NELHA gets $13 million

More than $13 million is headed for the Natural Energy Laboratory of Hawaii Authority to construct a new frontage road and intersections, upgrade a seawater pipeline and renovate administrative offices.


More than $13 million is headed for the Natural Energy Laboratory of Hawaii Authority to construct a new frontage road and intersections, upgrade a seawater pipeline and renovate administrative offices.

The largest allotment of capital improvement project funding was $9.69 million that will be used construct a 0.8-mile frontage road that will both provide improved access to the park and serve as an economic driver, opening lots for new tenants and expansion of the research park. The road will cross the park’s upper 80 acres, which have been zoned and set aside for offices and a commercial/retail complex.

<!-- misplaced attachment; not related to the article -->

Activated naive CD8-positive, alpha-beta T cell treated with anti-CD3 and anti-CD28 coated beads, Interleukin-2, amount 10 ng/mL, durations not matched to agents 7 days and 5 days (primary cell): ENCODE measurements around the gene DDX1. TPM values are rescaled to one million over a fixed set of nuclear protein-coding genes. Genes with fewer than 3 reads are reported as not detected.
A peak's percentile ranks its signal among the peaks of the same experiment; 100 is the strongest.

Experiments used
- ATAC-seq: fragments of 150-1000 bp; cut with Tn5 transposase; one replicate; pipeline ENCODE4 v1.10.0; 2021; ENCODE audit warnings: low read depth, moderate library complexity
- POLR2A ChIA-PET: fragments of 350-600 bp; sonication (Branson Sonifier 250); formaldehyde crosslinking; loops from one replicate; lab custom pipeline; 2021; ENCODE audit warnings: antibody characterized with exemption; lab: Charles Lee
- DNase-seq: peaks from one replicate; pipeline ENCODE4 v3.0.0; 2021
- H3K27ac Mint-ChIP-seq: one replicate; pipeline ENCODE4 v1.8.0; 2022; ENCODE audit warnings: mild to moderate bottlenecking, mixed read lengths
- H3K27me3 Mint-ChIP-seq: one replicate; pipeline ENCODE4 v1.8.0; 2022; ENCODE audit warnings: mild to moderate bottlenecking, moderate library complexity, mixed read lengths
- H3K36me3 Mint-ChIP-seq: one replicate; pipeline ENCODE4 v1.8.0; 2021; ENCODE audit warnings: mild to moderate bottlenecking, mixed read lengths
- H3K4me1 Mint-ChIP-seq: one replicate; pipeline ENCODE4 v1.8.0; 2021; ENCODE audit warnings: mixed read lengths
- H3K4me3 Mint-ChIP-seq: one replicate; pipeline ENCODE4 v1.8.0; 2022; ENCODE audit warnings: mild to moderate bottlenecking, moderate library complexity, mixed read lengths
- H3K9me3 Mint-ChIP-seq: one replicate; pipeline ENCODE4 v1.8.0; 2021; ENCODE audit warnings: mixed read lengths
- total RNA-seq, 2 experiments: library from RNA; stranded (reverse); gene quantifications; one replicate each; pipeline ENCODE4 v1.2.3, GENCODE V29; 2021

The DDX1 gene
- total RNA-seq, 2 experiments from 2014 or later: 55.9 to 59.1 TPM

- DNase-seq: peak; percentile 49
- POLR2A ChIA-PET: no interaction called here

The funding will also cover extending Kaiminani Drive to the planned frontage road and creating a four-way signalized intersection at Kaiminani Drive’s current terminus at Queen Kaahumanu Highway as well as connecting the frontage road to Makako Bay Drive.

NELHA Executive Director Greg Barbour described the project as “shovel ready” when submitting a request for funding to the 2013 state Legislature. The road improvements are required because the current access to NELHA, Makako Bay Drive, will become a right-turn-in, right-turn-out only intersection when Queen Kaahumanu Highway is widened between Kealakehe Parkway and Kona International Airport.

Barbour, who was unable to be reached for comment as of press time Saturday, previously told West Hawaii Today the frontage road, which will run parallel to Queen Kaahumanu Highway, could be completed within a year after starting construction.

Gov. Neil Abercrombie on Friday announced the release of $13.017 million in capital improvement project funds directed to NELHA to cover the road project as well as a pipeline upgrade and renovation to the North Kona science and technology park’s administrative building.